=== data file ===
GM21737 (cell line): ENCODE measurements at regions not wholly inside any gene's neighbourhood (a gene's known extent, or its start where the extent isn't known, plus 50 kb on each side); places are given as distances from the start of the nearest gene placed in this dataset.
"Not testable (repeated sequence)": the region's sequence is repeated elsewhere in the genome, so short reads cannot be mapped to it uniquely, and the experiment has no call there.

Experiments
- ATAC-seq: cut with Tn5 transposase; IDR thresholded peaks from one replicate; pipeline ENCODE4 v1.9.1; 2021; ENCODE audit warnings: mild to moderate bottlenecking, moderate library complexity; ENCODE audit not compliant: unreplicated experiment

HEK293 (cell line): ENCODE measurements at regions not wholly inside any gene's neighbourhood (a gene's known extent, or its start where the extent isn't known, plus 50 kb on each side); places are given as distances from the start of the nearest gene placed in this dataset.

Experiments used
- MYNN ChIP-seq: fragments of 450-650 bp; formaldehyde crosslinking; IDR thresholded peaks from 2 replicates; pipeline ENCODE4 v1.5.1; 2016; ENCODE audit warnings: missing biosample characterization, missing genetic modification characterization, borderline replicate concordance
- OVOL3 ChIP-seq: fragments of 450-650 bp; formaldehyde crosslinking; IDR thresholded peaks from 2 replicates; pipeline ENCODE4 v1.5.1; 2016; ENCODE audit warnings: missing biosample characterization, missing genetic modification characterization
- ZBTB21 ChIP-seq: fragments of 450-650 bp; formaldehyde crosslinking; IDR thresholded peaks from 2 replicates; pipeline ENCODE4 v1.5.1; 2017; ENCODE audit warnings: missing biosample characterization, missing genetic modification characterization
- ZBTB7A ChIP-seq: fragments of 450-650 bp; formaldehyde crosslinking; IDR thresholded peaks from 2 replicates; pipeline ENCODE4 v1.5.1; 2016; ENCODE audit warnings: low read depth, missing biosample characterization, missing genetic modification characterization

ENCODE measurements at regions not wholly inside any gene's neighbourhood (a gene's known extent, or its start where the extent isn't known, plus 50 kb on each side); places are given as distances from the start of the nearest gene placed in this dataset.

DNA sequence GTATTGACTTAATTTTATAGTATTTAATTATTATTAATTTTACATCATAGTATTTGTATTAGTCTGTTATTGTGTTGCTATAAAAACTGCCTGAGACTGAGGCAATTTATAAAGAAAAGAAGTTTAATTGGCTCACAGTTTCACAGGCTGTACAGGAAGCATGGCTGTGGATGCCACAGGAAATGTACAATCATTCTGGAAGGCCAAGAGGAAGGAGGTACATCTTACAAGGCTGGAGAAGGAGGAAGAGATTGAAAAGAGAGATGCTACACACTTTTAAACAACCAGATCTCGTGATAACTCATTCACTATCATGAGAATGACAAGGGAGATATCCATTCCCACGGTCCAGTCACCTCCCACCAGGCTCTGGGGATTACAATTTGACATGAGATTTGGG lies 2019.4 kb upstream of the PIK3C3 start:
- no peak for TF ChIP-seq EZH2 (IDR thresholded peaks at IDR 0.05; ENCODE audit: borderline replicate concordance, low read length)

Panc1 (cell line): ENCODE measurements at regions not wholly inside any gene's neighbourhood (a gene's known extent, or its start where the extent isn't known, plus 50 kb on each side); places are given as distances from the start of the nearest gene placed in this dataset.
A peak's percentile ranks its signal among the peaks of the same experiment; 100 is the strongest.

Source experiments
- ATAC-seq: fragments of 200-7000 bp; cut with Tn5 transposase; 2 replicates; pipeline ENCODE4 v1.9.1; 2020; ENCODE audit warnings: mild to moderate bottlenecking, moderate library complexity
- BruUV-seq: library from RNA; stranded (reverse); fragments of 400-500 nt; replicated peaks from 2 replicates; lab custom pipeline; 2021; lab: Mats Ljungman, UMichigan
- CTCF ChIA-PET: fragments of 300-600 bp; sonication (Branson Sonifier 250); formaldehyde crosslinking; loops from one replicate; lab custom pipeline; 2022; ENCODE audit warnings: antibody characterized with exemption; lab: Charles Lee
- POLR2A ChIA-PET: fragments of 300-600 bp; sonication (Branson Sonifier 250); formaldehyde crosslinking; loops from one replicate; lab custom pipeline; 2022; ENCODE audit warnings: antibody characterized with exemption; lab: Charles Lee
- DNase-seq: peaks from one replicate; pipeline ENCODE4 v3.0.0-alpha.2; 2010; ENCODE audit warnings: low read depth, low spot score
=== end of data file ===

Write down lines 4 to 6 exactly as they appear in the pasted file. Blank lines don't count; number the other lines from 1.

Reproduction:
- ATAC-seq: cut with Tn5 transposase; IDR thresholded peaks from one replicate; pipeline ENCODE4 v1.9.1; 2021; ENCODE audit warnings: mild to moderate bottlenecking, moderate library complexity; ENCODE audit not compliant: unreplicated experiment

HEK293 (cell line): ENCODE measurements at regions not wholly inside any gene's neighbourhood (a gene's known extent, or its start where the extent isn't known, plus 50 kb on each side); places are given as distances from the start of the nearest gene placed in this dataset.

Experiments used